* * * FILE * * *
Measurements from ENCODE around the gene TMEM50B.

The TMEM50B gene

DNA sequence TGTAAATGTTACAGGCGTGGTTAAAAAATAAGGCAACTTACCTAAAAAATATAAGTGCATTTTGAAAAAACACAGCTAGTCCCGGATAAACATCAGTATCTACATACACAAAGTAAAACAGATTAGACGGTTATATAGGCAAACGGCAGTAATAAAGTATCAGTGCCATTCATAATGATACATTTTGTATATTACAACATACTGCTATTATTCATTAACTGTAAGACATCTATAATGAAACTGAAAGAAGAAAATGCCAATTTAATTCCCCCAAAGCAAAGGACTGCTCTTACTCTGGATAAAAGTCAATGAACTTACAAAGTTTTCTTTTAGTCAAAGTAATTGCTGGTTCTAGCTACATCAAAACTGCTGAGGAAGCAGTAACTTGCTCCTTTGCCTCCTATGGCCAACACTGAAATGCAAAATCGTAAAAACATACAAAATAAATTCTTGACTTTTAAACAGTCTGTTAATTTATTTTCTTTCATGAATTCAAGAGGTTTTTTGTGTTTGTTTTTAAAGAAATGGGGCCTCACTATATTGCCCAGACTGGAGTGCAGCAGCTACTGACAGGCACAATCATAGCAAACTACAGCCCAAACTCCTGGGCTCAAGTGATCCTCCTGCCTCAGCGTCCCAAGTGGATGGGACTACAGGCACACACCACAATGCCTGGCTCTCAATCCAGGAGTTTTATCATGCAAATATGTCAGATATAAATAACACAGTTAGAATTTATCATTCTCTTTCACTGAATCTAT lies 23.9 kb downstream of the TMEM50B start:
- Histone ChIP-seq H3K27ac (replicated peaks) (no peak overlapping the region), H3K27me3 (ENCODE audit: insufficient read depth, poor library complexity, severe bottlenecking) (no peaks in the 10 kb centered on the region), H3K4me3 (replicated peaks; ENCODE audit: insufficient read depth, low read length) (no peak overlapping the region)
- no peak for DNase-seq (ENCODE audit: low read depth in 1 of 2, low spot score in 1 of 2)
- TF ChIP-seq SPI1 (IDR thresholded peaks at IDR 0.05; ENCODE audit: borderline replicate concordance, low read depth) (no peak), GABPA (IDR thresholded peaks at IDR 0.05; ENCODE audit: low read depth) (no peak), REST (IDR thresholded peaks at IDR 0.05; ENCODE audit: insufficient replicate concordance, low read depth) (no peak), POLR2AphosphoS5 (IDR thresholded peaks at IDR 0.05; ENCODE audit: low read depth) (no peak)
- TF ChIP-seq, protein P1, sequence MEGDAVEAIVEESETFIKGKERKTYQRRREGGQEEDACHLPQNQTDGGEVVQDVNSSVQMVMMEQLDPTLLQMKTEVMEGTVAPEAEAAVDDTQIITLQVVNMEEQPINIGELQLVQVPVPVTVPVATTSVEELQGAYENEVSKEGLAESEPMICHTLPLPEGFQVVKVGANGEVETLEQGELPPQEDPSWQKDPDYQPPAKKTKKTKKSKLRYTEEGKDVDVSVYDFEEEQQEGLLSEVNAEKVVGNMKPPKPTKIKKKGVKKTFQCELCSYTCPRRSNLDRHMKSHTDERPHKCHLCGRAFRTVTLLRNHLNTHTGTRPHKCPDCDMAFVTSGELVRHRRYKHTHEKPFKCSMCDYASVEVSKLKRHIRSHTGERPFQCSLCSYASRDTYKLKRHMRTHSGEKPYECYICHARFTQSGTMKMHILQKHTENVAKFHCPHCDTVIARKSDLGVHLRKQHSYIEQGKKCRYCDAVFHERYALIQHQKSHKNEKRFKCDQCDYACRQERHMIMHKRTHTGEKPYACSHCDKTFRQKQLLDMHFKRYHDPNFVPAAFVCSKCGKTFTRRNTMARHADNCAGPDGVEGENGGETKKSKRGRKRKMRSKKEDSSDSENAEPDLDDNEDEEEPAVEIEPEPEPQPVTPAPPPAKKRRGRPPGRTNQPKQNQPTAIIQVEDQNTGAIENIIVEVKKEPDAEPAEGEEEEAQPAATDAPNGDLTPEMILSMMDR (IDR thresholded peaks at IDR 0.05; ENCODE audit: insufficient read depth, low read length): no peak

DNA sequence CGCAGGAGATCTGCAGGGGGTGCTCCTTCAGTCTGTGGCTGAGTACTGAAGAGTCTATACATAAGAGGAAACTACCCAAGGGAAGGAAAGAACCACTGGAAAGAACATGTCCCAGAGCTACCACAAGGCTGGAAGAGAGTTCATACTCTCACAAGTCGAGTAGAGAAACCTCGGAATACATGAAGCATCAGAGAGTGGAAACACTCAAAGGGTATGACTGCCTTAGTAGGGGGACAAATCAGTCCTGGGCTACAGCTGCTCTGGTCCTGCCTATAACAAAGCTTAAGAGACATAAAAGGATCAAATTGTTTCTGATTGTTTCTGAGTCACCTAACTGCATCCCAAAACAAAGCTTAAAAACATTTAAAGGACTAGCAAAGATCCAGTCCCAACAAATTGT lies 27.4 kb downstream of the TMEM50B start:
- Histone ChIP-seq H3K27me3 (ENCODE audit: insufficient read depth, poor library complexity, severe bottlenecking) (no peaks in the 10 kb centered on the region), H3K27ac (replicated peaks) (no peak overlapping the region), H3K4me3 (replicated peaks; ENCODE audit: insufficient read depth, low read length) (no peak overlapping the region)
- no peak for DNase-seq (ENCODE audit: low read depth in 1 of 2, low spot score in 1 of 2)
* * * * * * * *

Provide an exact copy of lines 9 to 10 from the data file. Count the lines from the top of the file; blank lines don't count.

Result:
- Histone ChIP-seq H3K27me3 (ENCODE audit: insufficient read depth, poor library complexity, severe bottlenecking) (no peaks in the 10 kb centered on the region), H3K27ac (replicated peaks) (no peak overlapping the region), H3K4me3 (replicated peaks; ENCODE audit: insufficient read depth, low read length) (no peak overlapping the region)
- no peak for DNase-seq (ENCODE audit: low read depth in 1 of 2, low spot score in 1 of 2)